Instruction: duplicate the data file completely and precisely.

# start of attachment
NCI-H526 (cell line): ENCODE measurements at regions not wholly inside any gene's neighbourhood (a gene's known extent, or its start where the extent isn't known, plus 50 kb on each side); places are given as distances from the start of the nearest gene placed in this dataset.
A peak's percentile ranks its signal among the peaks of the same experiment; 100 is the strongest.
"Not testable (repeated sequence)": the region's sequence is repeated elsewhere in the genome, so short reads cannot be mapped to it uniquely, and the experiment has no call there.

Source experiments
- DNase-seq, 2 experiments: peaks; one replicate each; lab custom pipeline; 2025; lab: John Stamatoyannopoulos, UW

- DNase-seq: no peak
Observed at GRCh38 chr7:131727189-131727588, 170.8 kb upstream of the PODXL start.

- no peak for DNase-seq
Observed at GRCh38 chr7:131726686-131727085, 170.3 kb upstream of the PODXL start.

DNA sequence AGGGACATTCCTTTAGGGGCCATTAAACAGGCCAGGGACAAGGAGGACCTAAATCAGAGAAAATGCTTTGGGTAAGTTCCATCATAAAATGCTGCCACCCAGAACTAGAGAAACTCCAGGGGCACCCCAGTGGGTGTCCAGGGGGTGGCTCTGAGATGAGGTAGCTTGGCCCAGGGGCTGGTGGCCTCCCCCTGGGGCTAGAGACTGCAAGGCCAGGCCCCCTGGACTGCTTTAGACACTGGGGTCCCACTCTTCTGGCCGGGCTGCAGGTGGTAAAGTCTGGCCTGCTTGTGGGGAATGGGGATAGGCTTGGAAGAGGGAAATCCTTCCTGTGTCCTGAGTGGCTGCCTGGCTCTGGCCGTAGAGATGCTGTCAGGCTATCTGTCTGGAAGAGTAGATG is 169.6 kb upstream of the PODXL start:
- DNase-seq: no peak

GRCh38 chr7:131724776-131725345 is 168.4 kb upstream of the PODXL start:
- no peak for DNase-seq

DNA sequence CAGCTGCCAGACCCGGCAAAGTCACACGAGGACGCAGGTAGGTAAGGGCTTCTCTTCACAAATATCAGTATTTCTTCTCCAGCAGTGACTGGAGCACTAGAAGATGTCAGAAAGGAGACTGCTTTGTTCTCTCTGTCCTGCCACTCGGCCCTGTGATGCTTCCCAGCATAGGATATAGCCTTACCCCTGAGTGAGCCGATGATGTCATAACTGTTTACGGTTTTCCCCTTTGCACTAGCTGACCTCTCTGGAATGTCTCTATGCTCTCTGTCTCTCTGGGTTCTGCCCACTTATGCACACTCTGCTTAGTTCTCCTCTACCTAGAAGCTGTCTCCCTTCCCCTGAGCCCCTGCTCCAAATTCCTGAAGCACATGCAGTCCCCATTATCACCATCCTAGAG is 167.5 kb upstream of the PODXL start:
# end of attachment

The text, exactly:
NCI-H526 (cell line): ENCODE measurements at regions not wholly inside any gene's neighbourhood (a gene's known extent, or its start where the extent isn't known, plus 50 kb on each side); places are given as distances from the start of the nearest gene placed in this dataset.
A peak's percentile ranks its signal among the peaks of the same experiment; 100 is the strongest.
"Not testable (repeated sequence)": the region's sequence is repeated elsewhere in the genome, so short reads cannot be mapped to it uniquely, and the experiment has no call there.

Source experiments
- DNase-seq, 2 experiments: peaks; one replicate each; lab custom pipeline; 2025; lab: John Stamatoyannopoulos, UW

- DNase-seq: no peak
Observed at GRCh38 chr7:131727189-131727588, 170.8 kb upstream of the PODXL start.

- no peak for DNase-seq
Observed at GRCh38 chr7:131726686-131727085, 170.3 kb upstream of the PODXL start.

DNA sequence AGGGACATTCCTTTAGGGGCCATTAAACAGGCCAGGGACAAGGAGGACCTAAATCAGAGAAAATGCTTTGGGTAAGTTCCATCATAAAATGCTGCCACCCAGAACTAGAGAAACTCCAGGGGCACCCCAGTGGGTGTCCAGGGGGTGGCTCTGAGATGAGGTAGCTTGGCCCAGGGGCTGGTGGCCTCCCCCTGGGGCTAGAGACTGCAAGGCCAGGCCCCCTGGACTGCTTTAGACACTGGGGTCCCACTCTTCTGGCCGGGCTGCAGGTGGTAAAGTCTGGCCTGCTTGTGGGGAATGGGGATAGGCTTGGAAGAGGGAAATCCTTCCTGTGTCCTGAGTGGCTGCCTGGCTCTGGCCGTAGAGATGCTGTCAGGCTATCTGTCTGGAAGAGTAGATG is 169.6 kb upstream of the PODXL start:
- DNase-seq: no peak

GRCh38 chr7:131724776-131725345 is 168.4 kb upstream of the PODXL start:
- no peak for DNase-seq

DNA sequence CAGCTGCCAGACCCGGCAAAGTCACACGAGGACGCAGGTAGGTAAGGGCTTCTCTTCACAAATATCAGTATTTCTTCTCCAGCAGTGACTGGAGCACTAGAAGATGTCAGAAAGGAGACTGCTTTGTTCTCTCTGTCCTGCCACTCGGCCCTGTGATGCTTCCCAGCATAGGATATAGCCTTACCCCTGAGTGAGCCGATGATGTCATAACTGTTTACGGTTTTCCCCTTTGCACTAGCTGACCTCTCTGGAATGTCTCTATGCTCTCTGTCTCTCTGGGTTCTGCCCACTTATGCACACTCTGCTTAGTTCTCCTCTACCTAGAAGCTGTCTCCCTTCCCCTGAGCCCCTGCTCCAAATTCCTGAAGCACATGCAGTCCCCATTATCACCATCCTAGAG is 167.5 kb upstream of the PODXL start: